Now, every social media application like Facebook, Twitter and Instagram have in-app browsers and there are literally dozens of others which serve specific cases.

The most recent browser market share data in the US from Stat Counter :

Basic Security Policies Regardless of Browser

  • Make sure you’re using the most recent version. Windows update, Chrome updates and others should be installed when possible to avoid an exploit.
  • Turn off Flash! Uninstall Flash! Never visit sites that require you to use Flash! Get the picture how insecure Flash is/was/forever will be?
  • Learn to see if the lock icon appears letting you know you’re visiting secure sites. This is very important if you’re making purchases or providing secure information
  • Use a password manager instead of storing passwords in the browser. Lastpass, Dashlane and others are cost effective and do a great job on computers and smartphones.
  • Clear History Periodically : erase your tracks every once in a while to keep anyone from snooping on where you’ve been.
  • Turn off autofill if you really don’t use/need it. It could be used by others with access to your devices to see what sort of sites and information you’ve been searching.
  • Use a VPN – A virtual private network encrypts traffic from the device you’re using to access the internet (computer, smartphone, etc) and routes through to a point where it joins the wide network. By encrypting traffic through your networking equipment, ISP’s devices, DNS routing equipment and other endpoints you’re tracks are covered up and you cannot be tracked.

Big Three


Microsoft Edge

  • Internet Explorer’s replacement from Microsoft.
  • It probably came pre-installed on Windows 10, or one of your Windows 7 or Windows 8 updates.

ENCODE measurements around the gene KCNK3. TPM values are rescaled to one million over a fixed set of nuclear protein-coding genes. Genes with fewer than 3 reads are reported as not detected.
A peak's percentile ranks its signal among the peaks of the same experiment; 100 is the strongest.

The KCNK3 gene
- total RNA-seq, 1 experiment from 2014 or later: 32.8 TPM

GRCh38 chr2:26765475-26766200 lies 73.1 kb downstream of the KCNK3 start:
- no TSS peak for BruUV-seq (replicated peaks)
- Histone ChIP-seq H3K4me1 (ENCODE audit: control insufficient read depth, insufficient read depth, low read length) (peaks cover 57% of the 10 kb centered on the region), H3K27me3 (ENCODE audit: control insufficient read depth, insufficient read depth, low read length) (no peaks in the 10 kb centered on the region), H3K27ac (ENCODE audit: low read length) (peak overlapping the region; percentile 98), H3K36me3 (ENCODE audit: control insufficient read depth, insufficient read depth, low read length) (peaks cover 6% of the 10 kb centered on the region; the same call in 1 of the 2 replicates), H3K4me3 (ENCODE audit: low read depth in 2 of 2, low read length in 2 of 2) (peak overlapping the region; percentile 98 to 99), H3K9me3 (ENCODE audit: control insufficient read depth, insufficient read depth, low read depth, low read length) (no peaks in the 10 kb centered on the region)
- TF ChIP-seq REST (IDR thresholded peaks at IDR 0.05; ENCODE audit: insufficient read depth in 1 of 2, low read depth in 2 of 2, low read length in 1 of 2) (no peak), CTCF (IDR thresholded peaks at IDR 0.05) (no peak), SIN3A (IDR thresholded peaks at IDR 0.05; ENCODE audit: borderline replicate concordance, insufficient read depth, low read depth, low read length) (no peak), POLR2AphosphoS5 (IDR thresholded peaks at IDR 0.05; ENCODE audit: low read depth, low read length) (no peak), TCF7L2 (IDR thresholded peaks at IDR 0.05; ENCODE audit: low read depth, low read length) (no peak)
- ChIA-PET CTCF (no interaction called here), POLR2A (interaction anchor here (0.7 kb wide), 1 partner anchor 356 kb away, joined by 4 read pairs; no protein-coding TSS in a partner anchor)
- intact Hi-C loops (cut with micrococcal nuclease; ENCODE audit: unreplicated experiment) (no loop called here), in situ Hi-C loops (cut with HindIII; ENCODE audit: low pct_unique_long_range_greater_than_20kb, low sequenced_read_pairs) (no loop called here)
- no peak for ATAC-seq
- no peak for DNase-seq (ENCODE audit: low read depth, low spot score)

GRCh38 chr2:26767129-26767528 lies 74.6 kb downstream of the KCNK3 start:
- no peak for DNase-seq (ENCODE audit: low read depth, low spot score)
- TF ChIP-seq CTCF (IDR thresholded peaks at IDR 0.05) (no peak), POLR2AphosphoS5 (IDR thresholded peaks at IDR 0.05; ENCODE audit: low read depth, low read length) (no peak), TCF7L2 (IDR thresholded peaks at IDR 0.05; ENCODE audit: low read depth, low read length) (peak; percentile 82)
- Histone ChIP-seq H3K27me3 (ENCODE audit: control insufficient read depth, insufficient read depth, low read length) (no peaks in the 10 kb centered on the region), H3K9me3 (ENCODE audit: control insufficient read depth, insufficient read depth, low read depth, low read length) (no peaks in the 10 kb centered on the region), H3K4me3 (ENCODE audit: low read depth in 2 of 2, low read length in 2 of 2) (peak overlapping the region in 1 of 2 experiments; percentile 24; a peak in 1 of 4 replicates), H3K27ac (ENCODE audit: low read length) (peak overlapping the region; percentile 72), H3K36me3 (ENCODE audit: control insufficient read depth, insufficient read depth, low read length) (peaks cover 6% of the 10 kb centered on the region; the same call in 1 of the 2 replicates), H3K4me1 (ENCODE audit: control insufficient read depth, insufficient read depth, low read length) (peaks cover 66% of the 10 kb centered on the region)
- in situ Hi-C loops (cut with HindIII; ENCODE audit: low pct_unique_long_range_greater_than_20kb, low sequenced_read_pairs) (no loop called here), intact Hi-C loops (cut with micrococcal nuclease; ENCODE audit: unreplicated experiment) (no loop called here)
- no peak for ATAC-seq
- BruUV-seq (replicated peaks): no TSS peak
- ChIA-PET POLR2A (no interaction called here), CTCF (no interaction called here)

• Built-in Cortana integration which enables specific information to be displayed when certain websites are visited.
  • Reading Mode : turns off distractions when enabled so you can just read the page text.
  • There is a Microsoft Edge version for smartphones, tablets and other operating systems.
  • Microsoft has promised an “IE-Mode” which will open a familiar Internet Explorer look and feel in a separate tab
  • There is also a version of Edge that will be built on the Chromium, the same open-source web rendering engine that powers Google’s Chrome browser.

1200px-Google_Chrome_icon_(September_2014).svgGoogle Chrome

  • The browser market leader by a HUGE margin
  • Tons of extensions which extend the browser’s utility by offering website developer tools, notifications, marketing assistance, password managers and a whole lot more.
  • Tab Pinning – Have a site you visit almost every time you go online? Pin the tab and it will always be there.
  • Incognito Mode – Need to browse a site in private, meaning you leave no trace in browser history? Open a new browser instance by hitting CTRL + SHIFT+ N in Windows, or COMMAND + SHIFT + N on your MacOS.